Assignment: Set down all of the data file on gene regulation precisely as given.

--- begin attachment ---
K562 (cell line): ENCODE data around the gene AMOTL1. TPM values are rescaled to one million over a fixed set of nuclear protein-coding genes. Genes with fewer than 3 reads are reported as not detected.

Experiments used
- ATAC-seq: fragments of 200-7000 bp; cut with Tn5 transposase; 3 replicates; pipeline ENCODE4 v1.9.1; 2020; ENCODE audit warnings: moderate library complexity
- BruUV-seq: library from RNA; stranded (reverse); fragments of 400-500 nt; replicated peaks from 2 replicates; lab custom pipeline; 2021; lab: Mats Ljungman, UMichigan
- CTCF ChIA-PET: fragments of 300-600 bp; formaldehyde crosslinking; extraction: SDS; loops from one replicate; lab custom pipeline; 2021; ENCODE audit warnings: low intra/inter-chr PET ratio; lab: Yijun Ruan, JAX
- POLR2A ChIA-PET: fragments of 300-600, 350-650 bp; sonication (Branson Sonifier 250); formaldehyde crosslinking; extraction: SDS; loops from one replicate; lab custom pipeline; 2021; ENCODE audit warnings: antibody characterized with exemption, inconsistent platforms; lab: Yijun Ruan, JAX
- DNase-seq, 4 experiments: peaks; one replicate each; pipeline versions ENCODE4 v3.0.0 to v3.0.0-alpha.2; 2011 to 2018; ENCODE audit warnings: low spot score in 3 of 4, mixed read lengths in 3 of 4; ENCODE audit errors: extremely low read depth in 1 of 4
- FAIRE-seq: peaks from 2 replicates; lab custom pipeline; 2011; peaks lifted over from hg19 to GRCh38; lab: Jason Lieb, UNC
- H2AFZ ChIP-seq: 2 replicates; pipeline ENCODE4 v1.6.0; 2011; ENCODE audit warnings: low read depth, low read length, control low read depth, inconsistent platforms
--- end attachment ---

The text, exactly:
K562 (cell line): ENCODE data around the gene AMOTL1. TPM values are rescaled to one million over a fixed set of nuclear protein-coding genes. Genes with fewer than 3 reads are reported as not detected.

Experiments used
- ATAC-seq: fragments of 200-7000 bp; cut with Tn5 transposase; 3 replicates; pipeline ENCODE4 v1.9.1; 2020; ENCODE audit warnings: moderate library complexity
- BruUV-seq: library from RNA; stranded (reverse); fragments of 400-500 nt; replicated peaks from 2 replicates; lab custom pipeline; 2021; lab: Mats Ljungman, UMichigan
- CTCF ChIA-PET: fragments of 300-600 bp; formaldehyde crosslinking; extraction: SDS; loops from one replicate; lab custom pipeline; 2021; ENCODE audit warnings: low intra/inter-chr PET ratio; lab: Yijun Ruan, JAX
- POLR2A ChIA-PET: fragments of 300-600, 350-650 bp; sonication (Branson Sonifier 250); formaldehyde crosslinking; extraction: SDS; loops from one replicate; lab custom pipeline; 2021; ENCODE audit warnings: antibody characterized with exemption, inconsistent platforms; lab: Yijun Ruan, JAX
- DNase-seq, 4 experiments: peaks; one replicate each; pipeline versions ENCODE4 v3.0.0 to v3.0.0-alpha.2; 2011 to 2018; ENCODE audit warnings: low spot score in 3 of 4, mixed read lengths in 3 of 4; ENCODE audit errors: extremely low read depth in 1 of 4
- FAIRE-seq: peaks from 2 replicates; lab custom pipeline; 2011; peaks lifted over from hg19 to GRCh38; lab: Jason Lieb, UNC
- H2AFZ ChIP-seq: 2 replicates; pipeline ENCODE4 v1.6.0; 2011; ENCODE audit warnings: low read depth, low read length, control low read depth, inconsistent platforms